We need to assess the current crisis of American capitalism within the theoretical and revolutionary themes of Marx and Engels. The applicability of their theories to the issues of crisis, poverty, classism in America will be stressed. One would do well to consult classical documents such as Karl Marx, Das Kapital and Friedrich Engels, The Condition of the Working Class in England and, their stunning relevance to food stamp-dependent America, growing poverty and health-care crisis.
Europe has developed socialism to a much further extent than America. That in a word is why they are better than we are: better countries, better governments, better culture, better equalisation of conditions. Poverty in Europe does not lead to the destitution we see in the U.S. 12.5% are on food stamps; at least 15% are unemployed when one factors in both those looking for work (around 9.7%) and those who have been dissuaded after fruitless continuous efforts to seek work. The numbers of Americans who are working but at part-time labour with reduced hours are also on the rise. Medicare only covers those over 65 and is quite costly and inadequate in its coverage. When will the biglie of single-payer mythology of Medicare be exposed? Social Security is a band-aid approach to pension sustenance with 36,396,276 of the elderly living below the poverty level.
This situation of economic crisis is endemic to capitalism, plagues so many Americans and was predicted in the theories of Friedrich Engels, The Condition of the Working Class in England, and Karl Marx, Communist Manifesto (with Engels) and Das Kapital (1867,1885 and Kautsky edition). The irrational cycles of capitalism; its emphasis on profit; its emphasis on competition; its emphasis on limited state intervention in the economy as articulated in Adam Smith, Wealth of Nations; its emphasis on individual liberty at the expense of community are factors that explain, indeed reveal the sources of the current dysfunctional order.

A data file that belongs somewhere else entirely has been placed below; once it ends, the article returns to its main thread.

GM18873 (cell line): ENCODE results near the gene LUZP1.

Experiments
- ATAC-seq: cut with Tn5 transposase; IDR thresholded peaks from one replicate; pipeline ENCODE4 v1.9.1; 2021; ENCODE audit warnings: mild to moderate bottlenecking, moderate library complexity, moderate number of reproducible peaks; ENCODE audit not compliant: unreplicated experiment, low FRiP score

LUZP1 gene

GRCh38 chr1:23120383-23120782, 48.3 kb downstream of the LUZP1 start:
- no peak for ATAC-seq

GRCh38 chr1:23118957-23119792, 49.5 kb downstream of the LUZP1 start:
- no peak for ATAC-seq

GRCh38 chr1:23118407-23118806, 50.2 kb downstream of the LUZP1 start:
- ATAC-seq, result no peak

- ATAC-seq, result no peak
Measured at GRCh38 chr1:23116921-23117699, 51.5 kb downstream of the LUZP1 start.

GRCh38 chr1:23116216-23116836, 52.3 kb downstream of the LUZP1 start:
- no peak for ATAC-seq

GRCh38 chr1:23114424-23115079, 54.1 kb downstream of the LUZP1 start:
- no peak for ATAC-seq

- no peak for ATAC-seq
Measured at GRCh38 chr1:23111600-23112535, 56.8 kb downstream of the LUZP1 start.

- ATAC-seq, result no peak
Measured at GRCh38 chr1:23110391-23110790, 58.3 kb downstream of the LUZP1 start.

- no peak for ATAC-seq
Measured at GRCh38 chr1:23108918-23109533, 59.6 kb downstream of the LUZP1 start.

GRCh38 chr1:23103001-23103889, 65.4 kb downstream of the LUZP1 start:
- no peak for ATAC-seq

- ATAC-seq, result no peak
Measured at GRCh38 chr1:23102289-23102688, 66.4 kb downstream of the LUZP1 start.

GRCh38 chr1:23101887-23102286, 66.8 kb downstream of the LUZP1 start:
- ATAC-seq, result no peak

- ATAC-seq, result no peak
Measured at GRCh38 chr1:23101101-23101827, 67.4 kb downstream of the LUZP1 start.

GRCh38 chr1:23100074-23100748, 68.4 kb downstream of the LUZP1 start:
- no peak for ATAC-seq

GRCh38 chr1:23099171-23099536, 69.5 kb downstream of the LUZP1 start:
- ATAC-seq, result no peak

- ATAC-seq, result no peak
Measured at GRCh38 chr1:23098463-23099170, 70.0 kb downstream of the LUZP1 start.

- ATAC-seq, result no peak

Karl Marx (1818-1883) was frequently chastised as an idealist with a utopian vision of the future. Even though he was not an idealist but a scientific socialist and his vision is spot on, most still do not comprehend the Marxian worldview. As we witness the crisis of American capitalism, the most retrogressive and punishing force in human history, the Marxian contours of history come into focus. The growth of financial behemoths and other capitalist firms are intertwined with government officials; immense suffering and immiseration emerges with growing unemployment of the industrial reserve army as the richest nation in the world approaches 15% true unemployment. Marx predicted that capital would become so concentrated in the hands of an elite bourgeoisie that the working class would rise up and overthrow capital. While bloody revolutions are anathema to me, one wonders if social instability will increase during this period of severe economic stagnation.
We are witnessing non-violent resistance. Millions of Americans received subprime mortgages, even though many would have qualified for regular mortgages, but could not pay them as housing prices plummeted and unemployment through deindustrialisation and systemic fear skyrocketed. The Wall Street titans in a frenetic effort to increase their productive forces–in this case not industrial modes of production but bizarre derivatives, credit default swaps and mortgage-backed securities in order to increase their financial bottom lines–gambled that real estate prices would never decline but only increase. The soon to be homeless stopped paying their mortgages and ironically the edifice of capital began to crack. Such institutions as Lehman, Bear, Stearns, AIG, Goldman Sachs either liquidated or received from the Treasury and Federal Reserve hundreds of billions of USD in bailouts in which much of it went as performance bonuses to the malefactors of great wealth. Yet a 1.6 trillion FY 2011 deficit looms over the American empire with no cuts in defence as the people starve and go without a future. Yet wars remain and nuclear weapons still remain the essential palliative to our maniacal sense of insecurity despite the vanilla rhetoric of President Obama.
Marx envisioned international capital as a very transient if revolutionary and dominant force. It gets richer off the backs of the poor–try the 49 million without health insurance in the “wealthiest and most powerful” nation on Earth. It develops an international class of elite investment bankers, government officials, insurance companies and industrial tycoons. Yet it disappears as profit seekers act irrationally in producing more for diminishing consumer demand. The bourgeoisie goes bust and declines as Wall Street capitalists sink into the labour class on lead-weighted parachutes.
While Marx emphasised the growing poverty of industrial robber barons, his prescience in seeing the growing chasm between rich and poor, the growing gluttony of indulgence at the expense of the workers and the dialectical inevitability of the downfall of capital has achieved continuous relevance.